The model is specified as follows: \[ f(k) = k^{\alpha} \\ U(c) = \log(c) \] and it is parameterized as follows \begin{eqnarray} \alpha &=& 0.3 \nonumber \\ \beta &=& 0.9 \nonumber \end{eqnarray}

First Order and Envelope Conditions

\begin{eqnarray} v(k) &=& \max_{c,k'} \big\{ U(c) + \beta v(k') \big\} \nonumber \\ && \mbox{s.t.} \quad f(k) - k' - c \geq 0 \quad \quad [\lambda] \nonumber \end{eqnarray}

\begin{eqnarray} \frac{\partial v(k)}{\partial k'} = 0 \iff \beta \frac{\partial v(k')}{\partial k'} - \lambda = 0 \nonumber \end{eqnarray}

\begin{eqnarray} \boxed{\lambda = \beta \frac{\partial v(k')}{\partial k'} } \nonumber \end{eqnarray}

\begin{eqnarray} \frac{\partial v(k)}{\partial k} &=& \beta \frac{\partial v(k')}{\partial k'} + \lambda \big[ \frac{\partial f(k)}{\partial k} - \frac{k'}{k} \big] \nonumber \\ &=& \underbrace{\big[ \beta \frac{\partial v(k')}{\partial k'} - \lambda \big]}_{=0} \frac{k'}{\partial k} + \lambda \frac{\partial f(k)}{\partial k} \nonumber \end{eqnarray} which yields the envelope condition \[ \boxed{ \frac{\partial v(k')}{\partial k'} = \lambda' \frac{\partial f(k')}{\partial k'} } \]

By combining the two boxed expressions, we get the first-order condition \[ \boxed{ \lambda = \lambda' \beta \frac{\partial f(k')}{\partial k'} } \] and \[ \frac{\partial v(k)}{\partial c} = 0 \iff \frac{\partial U(c)}{\partial c} - \lambda = 0 \]

\[ \boxed{ \lambda = \frac{\partial U(c)}{\partial c} } \]

Steady-state

By combining the first-order condition with the following expressions \begin{eqnarray} \frac{\partial U(c)}{\partial c} &=& c^{-1} \nonumber \\ \frac{\partial f(k)}{\partial k} &=& \alpha k^{\alpha-1} \nonumber \end{eqnarray} we can find the steady-state value of \(k\) \[ k^* = \Bigg( \frac{1}{\alpha\beta} \Bigg)^{\frac{1}{\alpha-1}} \]

Numerical Solution

The numerical solution algorithm (value function iteration) is given by (Heer and Maussner, 2008):

  1. Choose a grid \(\mathcal{K} = [ K_1, K_2, \ldots, K_n\)] with \(K_i < K_j\) and \(i < j = 1\),\(2\),\(\ldots\), \(n\)

  2. Initialize the value function: \(\forall i = 1, \ldots, n\) set \[ v_i^0 = \frac{u(f(K^*)-K^*)}{1-\beta} \] where \(K^*\) denotes the stationary solution to the initial problem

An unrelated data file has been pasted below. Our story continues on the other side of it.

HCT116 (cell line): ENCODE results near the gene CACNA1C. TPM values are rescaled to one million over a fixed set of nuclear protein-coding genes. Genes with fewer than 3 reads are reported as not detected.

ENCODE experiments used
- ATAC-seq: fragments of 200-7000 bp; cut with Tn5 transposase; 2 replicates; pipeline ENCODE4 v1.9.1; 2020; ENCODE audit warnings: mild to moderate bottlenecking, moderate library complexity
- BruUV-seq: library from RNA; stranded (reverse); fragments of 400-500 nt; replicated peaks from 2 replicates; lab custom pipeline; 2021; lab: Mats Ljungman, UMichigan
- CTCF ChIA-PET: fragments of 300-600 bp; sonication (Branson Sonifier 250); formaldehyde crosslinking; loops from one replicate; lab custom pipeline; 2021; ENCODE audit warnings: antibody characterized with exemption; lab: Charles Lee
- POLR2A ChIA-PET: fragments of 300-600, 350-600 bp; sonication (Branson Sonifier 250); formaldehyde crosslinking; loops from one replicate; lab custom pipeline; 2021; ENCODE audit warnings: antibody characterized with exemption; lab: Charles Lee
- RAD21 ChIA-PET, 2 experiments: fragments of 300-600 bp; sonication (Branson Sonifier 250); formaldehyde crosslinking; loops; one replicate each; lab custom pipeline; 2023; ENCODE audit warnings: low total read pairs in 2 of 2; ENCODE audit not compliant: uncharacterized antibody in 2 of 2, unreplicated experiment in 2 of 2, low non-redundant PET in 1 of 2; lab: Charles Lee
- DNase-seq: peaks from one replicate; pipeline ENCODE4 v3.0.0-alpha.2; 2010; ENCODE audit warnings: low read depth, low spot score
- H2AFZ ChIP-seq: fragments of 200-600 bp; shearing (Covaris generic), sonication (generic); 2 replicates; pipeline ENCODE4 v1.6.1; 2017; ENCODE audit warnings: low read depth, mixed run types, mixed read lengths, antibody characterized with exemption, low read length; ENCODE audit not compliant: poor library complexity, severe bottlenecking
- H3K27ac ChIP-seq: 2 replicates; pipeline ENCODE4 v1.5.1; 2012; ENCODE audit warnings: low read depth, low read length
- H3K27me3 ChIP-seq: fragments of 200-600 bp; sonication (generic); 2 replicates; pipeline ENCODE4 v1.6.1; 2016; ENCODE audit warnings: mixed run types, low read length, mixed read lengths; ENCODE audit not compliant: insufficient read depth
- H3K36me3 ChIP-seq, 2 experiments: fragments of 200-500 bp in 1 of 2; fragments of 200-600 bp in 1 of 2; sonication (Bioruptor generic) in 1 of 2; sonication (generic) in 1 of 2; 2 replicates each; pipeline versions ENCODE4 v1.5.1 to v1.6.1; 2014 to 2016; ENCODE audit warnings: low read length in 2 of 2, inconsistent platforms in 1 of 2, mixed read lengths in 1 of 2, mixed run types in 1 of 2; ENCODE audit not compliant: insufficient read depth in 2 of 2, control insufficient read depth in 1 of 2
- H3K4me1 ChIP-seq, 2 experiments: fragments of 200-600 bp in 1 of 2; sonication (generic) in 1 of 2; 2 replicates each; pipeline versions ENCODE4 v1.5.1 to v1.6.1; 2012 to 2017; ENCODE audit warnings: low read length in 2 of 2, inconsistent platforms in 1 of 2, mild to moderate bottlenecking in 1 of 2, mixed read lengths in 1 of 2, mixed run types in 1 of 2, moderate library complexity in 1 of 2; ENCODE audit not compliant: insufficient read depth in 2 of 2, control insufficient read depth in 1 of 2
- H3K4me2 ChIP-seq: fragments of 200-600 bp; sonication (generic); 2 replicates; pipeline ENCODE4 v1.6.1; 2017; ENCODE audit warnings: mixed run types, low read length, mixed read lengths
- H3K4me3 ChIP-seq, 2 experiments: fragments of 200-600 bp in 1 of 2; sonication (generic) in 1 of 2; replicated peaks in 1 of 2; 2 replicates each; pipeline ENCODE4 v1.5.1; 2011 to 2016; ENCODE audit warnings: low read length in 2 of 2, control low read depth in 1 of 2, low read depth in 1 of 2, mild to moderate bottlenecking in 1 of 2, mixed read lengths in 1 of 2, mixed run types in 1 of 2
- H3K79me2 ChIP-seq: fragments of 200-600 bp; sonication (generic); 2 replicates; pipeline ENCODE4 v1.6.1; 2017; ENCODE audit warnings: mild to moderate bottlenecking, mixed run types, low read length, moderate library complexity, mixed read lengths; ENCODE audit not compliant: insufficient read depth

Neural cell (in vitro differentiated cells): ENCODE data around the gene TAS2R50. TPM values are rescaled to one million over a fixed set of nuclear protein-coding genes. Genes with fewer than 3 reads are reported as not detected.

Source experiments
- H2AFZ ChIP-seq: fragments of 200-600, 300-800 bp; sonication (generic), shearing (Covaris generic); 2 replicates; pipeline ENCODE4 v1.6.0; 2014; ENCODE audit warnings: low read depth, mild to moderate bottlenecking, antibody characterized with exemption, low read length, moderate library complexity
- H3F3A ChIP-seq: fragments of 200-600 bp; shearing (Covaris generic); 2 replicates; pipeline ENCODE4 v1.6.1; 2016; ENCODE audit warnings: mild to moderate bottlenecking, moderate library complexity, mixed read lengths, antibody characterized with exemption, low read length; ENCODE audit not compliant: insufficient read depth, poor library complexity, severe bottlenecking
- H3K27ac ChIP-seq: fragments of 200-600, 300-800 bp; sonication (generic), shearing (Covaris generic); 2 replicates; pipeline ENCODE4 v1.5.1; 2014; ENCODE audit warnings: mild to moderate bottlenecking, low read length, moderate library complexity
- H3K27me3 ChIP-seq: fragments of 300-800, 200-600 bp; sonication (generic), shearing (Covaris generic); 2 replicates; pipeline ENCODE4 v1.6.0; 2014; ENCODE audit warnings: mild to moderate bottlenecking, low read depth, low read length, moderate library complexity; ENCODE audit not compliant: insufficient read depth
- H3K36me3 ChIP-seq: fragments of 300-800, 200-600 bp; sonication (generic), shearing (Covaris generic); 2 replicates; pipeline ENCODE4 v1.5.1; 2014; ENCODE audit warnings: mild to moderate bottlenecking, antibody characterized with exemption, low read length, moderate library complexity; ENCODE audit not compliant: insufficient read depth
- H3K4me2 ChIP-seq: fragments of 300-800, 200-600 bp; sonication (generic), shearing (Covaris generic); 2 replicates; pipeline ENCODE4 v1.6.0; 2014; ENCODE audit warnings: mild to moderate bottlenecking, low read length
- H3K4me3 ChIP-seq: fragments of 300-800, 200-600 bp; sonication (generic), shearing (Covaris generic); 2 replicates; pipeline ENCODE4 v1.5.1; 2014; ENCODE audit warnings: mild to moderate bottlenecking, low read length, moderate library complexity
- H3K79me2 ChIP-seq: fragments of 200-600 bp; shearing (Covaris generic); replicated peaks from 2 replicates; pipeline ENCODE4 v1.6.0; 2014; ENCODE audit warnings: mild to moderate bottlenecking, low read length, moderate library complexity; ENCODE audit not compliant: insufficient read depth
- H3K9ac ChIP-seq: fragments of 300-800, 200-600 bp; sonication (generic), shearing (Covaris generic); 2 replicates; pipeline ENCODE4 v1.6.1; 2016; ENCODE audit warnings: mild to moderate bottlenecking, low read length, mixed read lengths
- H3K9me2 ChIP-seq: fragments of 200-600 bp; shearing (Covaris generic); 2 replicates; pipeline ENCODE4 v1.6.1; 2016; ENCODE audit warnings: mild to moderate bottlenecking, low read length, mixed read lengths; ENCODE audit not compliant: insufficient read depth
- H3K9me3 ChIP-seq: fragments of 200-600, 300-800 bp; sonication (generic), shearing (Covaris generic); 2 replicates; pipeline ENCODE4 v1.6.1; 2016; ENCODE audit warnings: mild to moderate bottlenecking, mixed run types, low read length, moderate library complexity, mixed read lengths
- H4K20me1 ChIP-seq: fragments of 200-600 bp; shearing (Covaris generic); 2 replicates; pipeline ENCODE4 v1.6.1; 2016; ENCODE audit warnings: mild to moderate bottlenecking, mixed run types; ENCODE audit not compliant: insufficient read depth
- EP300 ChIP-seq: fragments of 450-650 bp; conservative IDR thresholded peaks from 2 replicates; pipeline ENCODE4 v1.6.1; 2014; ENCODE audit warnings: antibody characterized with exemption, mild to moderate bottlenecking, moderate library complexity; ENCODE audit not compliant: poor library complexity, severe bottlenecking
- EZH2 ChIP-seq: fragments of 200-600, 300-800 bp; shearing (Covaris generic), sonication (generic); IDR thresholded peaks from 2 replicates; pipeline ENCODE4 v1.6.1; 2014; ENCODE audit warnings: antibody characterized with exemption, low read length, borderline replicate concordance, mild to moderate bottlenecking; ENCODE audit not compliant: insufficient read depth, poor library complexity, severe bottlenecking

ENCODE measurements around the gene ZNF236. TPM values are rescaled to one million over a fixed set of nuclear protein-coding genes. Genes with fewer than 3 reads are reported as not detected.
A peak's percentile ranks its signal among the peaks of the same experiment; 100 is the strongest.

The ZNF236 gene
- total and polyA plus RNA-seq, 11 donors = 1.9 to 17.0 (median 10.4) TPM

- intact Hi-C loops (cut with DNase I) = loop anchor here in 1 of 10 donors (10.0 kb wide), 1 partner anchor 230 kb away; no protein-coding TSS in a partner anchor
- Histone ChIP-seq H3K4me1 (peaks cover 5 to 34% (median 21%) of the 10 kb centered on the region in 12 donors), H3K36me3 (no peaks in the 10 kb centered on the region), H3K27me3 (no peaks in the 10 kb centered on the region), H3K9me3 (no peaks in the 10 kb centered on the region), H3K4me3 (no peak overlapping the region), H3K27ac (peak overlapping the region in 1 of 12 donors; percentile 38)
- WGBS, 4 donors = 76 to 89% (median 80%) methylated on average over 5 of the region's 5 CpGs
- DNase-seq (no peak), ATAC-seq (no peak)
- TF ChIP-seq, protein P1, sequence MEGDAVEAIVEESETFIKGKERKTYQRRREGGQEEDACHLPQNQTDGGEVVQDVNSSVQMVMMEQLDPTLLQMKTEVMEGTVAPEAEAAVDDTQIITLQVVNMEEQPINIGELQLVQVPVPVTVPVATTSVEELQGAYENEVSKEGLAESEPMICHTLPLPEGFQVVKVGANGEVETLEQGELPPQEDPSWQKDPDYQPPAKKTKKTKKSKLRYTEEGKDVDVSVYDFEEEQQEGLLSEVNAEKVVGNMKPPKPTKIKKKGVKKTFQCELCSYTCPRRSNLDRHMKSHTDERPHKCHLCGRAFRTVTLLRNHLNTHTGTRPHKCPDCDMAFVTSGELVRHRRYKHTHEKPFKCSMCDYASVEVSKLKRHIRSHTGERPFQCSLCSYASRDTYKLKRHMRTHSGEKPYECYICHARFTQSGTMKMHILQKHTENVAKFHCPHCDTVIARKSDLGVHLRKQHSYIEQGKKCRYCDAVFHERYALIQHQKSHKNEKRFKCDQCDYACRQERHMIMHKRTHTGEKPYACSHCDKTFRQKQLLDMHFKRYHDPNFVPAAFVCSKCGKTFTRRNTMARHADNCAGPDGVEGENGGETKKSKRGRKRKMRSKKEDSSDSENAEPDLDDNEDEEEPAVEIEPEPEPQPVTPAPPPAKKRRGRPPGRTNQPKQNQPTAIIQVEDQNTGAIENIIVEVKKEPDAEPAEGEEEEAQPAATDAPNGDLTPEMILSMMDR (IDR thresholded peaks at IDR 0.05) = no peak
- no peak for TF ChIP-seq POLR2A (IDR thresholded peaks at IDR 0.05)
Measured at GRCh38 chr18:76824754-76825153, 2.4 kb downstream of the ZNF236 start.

3. Compute a new value function and the associated policy function, \(\underline{v}^1\) and \(\underline{h}^1\) respectively: Put \(j^*_0 \equiv 1\). For \(i=1,2,\ldots , n\) and \(j^*_{i-1}\) find the index \(j^*_i\) that maximizes \[ u\big( f(K_i)-K_j \big) + \beta v^0_j \] in the set of indices \(\{ j^*_{i-1}, j^*_{i-1}+1, \ldots, n \}\). Set \(h^1_i=j^*_i\) and \(v^1_i=u\big( f(K_i)-K_{j^*_i} \big) + \beta v^0_{j^*_i}\)

  4. Check for convergence: If \(\parallel \underline{v}^0-\underline{v}^1 \parallel_{\infty} < \epsilon (1-\beta)\), \(\epsilon \in \mathbb{R}_{++}\) stop, else replace \(\underline{v}^0\) with \(\underline{v}^1\) and \(\underline{h}^0\) with \(\underline{h}^1\) and return to step 3.

Using Octave

% Deterministic Growth model
% Original code by Joao Ejarque and Russell Cooper
% Tarik OCAKTAN - Paris - May 2009

% State space dimension = 1

% Notation:
%  pName : structural parameters
%  iName : total number of variables related to the algorithm
%  idxName : indexation used in loops, i.e. idxName = 1,...,iName
%  dName : integer of a specific value of a variable, i.e. dNamess=steady state
%          of
%							   variable 'Name'
%  vName : vector containing values of variable 'Name'
%  mName : matrix containing values of a variable 'Name'

clear;clc;
close all;

% Structural parameters
pAlpha	= .3;
pBeta	= .9;

% Algorithm parameters
 iIter = 2000; % maximum number of iterations
 iGridPoints = 300;
 iToler	= 10e-6;  % convergence criterion
% Steady state value
 dKss = ( 1 / (pAlpha*pBeta) )^( 1 / (pAlpha-1) );
% Bounds of state space
 dKmin	= dKss * 0.9;
 dKmax	= dKss * 1.1;
% Construct a grid
 iStep	= (dKmax-dKmin) / (iGridPoints-1);
 vK	= dKmin:iStep:dKmax;
 iGridPoints = size(vK,2); % overwriting iGridPoints in order to take into
			   % account additional point

vY = vK.^pAlpha;
vIota = ones(iGridPoints,1);

% Budget constraint
mC = vIota*vY - vK'*vIota';

% Eliminate negative or zero consumption values
mCP	= mC > 0;  % Matrix of ones where C>0 and zeros elsewhere
mPC	= 1 - mCP; % Matrix with ones where C<=0. this is a penalty matrix
z	= 10e-5;
mC	= mC.*mCP + z*mPC;

% Initialization
 % Initializing the utility function mU
 mU = log(mC);

 % Initializing the value function vVNew
 mCF = vIota*vY ;
 mVNew = log(mCF);

 % Initializing the value function vVOld
 vVOld = max([ mU + pBeta*mVNew ]);

%%% Main Iteration - BEGIN %%%
for idxIter=1:iIter

 idxIter

 vVNew = max([ mU + pBeta*(vIota*vVOld)' ]);

 iDiff = ( abs(vVOld-vVNew) ) / vVOld;
 if abs(iDiff) <= iToler
  vVOld = vVNew;
  break
 else
  vVOld = vVNew;
 end

end
%%% Main Iteration - END %%%



%break

% Construct policy function
[maxR,idxR] = max([ mU + pBeta*(vIota*vVOld)' ]);

vKP  = vK(idxR);
vInv = vKP;

figure(1)
plot(vK,vKP)
figure(2)
plot(vK,vY)
disp(idxIter)

Alternative version TBD

% Deterministic Growth model